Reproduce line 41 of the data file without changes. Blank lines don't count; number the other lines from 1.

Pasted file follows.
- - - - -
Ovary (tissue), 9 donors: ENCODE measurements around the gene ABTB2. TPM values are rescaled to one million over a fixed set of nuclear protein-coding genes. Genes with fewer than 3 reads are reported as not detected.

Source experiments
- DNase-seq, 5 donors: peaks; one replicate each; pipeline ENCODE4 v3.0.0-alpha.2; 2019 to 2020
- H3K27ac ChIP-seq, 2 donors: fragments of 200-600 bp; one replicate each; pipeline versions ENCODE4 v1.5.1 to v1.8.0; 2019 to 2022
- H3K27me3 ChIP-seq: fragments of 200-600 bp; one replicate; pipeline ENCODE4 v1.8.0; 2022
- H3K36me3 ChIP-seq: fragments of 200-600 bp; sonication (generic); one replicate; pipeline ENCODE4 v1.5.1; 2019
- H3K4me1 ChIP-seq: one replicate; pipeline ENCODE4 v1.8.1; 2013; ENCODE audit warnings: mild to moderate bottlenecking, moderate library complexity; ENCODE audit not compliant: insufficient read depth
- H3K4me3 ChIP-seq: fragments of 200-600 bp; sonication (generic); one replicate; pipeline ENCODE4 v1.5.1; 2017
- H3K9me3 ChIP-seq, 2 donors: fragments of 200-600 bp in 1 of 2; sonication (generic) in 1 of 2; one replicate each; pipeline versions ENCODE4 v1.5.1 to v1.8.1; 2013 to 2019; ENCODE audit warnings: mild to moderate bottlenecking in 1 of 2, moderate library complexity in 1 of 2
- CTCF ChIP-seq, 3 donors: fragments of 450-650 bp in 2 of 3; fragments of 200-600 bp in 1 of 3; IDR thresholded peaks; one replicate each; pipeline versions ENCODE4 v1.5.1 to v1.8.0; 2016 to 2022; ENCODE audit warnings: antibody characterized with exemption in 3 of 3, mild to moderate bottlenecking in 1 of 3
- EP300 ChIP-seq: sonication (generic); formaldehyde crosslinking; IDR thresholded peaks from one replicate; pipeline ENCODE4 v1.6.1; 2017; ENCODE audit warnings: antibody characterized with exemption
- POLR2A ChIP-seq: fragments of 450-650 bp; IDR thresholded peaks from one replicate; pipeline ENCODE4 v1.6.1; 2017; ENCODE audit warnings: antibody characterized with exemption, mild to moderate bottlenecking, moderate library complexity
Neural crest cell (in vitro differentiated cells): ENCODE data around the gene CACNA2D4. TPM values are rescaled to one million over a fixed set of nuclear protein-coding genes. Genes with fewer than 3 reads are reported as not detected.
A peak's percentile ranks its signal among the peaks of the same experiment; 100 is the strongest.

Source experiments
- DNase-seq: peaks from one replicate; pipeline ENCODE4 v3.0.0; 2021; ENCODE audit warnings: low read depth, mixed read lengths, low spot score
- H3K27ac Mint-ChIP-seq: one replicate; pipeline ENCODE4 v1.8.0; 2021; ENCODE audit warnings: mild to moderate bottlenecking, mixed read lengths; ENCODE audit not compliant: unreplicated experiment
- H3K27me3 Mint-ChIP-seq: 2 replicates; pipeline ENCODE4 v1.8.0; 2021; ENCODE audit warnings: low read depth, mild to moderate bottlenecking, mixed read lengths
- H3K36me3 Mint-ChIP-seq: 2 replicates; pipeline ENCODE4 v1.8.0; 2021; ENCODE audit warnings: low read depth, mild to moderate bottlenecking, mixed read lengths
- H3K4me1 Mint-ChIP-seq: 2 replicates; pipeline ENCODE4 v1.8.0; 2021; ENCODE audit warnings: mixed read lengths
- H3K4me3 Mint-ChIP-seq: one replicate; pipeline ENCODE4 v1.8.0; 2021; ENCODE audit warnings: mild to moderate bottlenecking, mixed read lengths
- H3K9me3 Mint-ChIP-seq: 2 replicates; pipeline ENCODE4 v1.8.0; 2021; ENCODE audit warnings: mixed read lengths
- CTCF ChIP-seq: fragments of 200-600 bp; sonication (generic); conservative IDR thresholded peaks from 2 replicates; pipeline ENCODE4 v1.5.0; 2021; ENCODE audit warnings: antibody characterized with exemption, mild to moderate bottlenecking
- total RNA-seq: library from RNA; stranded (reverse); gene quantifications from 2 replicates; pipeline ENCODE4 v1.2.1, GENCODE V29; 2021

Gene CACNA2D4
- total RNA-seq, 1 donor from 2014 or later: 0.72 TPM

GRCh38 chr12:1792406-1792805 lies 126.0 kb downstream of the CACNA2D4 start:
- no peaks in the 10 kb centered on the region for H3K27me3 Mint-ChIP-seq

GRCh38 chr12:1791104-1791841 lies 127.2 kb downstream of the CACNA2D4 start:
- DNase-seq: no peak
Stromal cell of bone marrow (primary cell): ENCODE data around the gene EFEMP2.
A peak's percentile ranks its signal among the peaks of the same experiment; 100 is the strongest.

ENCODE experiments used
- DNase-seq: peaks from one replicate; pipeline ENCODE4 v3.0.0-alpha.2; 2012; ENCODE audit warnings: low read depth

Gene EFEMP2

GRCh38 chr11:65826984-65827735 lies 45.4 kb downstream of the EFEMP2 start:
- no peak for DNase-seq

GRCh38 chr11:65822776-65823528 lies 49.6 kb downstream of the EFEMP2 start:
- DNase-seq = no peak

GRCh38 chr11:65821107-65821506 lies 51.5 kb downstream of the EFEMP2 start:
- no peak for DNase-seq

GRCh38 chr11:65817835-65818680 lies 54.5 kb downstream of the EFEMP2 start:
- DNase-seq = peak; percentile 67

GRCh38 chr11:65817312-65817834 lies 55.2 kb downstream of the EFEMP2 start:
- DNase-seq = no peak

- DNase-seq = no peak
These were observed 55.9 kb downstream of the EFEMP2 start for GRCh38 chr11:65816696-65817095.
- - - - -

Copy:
- no peak for DNase-seq